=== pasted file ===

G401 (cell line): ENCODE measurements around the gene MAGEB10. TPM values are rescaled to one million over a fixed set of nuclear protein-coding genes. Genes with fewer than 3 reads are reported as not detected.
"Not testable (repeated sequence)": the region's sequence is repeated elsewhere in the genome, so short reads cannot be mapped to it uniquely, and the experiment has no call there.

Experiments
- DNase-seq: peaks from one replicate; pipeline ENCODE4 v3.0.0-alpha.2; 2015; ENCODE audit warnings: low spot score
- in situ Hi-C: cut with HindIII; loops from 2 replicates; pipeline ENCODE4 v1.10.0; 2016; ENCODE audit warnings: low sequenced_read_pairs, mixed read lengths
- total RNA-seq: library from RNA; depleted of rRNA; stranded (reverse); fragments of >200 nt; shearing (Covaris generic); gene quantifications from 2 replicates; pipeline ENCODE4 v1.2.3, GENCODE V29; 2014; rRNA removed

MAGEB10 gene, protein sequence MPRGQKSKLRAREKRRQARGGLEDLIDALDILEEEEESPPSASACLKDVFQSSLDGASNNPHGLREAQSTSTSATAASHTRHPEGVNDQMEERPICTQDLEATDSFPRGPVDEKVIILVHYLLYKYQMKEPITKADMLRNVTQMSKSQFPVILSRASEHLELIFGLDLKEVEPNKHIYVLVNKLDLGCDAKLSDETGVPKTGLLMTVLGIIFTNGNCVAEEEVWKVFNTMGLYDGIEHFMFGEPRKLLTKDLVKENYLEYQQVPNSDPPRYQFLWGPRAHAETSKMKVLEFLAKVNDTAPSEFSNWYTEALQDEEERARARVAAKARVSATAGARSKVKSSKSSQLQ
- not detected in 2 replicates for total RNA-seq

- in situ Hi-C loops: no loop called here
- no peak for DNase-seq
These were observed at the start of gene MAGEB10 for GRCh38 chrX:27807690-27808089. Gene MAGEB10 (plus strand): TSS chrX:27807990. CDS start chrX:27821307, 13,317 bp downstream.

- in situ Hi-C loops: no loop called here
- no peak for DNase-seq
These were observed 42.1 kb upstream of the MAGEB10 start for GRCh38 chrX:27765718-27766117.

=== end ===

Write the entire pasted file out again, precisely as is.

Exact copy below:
G401 (cell line): ENCODE measurements around the gene MAGEB10. TPM values are rescaled to one million over a fixed set of nuclear protein-coding genes. Genes with fewer than 3 reads are reported as not detected.
"Not testable (repeated sequence)": the region's sequence is repeated elsewhere in the genome, so short reads cannot be mapped to it uniquely, and the experiment has no call there.

Experiments
- DNase-seq: peaks from one replicate; pipeline ENCODE4 v3.0.0-alpha.2; 2015; ENCODE audit warnings: low spot score
- in situ Hi-C: cut with HindIII; loops from 2 replicates; pipeline ENCODE4 v1.10.0; 2016; ENCODE audit warnings: low sequenced_read_pairs, mixed read lengths
- total RNA-seq: library from RNA; depleted of rRNA; stranded (reverse); fragments of >200 nt; shearing (Covaris generic); gene quantifications from 2 replicates; pipeline ENCODE4 v1.2.3, GENCODE V29; 2014; rRNA removed

MAGEB10 gene, protein sequence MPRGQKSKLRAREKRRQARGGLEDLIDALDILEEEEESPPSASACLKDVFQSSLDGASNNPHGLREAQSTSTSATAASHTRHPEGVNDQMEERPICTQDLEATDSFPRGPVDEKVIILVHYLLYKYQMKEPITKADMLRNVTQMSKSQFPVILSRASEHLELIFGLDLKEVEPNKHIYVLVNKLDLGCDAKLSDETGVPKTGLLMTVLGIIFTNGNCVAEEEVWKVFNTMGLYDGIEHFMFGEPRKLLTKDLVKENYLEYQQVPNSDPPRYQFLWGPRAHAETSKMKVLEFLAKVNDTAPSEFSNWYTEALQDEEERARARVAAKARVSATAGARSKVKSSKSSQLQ
- not detected in 2 replicates for total RNA-seq

- in situ Hi-C loops: no loop called here
- no peak for DNase-seq
These were observed at the start of gene MAGEB10 for GRCh38 chrX:27807690-27808089. Gene MAGEB10 (plus strand): TSS chrX:27807990. CDS start chrX:27821307, 13,317 bp downstream.

- in situ Hi-C loops: no loop called here
- no peak for DNase-seq
These were observed 42.1 kb upstream of the MAGEB10 start for GRCh38 chrX:27765718-27766117.